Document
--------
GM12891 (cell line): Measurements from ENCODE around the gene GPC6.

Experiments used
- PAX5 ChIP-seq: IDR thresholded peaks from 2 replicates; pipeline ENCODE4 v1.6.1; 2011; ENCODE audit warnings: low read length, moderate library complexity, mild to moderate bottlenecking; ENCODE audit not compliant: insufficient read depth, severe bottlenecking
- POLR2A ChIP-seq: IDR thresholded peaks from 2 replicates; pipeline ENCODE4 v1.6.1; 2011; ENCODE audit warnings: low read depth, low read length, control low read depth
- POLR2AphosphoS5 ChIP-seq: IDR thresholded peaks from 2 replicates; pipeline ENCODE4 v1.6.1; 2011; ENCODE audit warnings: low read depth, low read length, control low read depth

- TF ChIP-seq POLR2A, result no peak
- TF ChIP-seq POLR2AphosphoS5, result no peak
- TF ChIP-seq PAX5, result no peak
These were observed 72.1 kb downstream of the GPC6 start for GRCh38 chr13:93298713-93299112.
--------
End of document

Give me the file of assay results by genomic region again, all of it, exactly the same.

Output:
GM12891 (cell line): Measurements from ENCODE around the gene GPC6.

Experiments used
- PAX5 ChIP-seq: IDR thresholded peaks from 2 replicates; pipeline ENCODE4 v1.6.1; 2011; ENCODE audit warnings: low read length, moderate library complexity, mild to moderate bottlenecking; ENCODE audit not compliant: insufficient read depth, severe bottlenecking
- POLR2A ChIP-seq: IDR thresholded peaks from 2 replicates; pipeline ENCODE4 v1.6.1; 2011; ENCODE audit warnings: low read depth, low read length, control low read depth
- POLR2AphosphoS5 ChIP-seq: IDR thresholded peaks from 2 replicates; pipeline ENCODE4 v1.6.1; 2011; ENCODE audit warnings: low read depth, low read length, control low read depth

- TF ChIP-seq POLR2A, result no peak
- TF ChIP-seq POLR2AphosphoS5, result no peak
- TF ChIP-seq PAX5, result no peak
These were observed 72.1 kb downstream of the GPC6 start for GRCh38 chr13:93298713-93299112.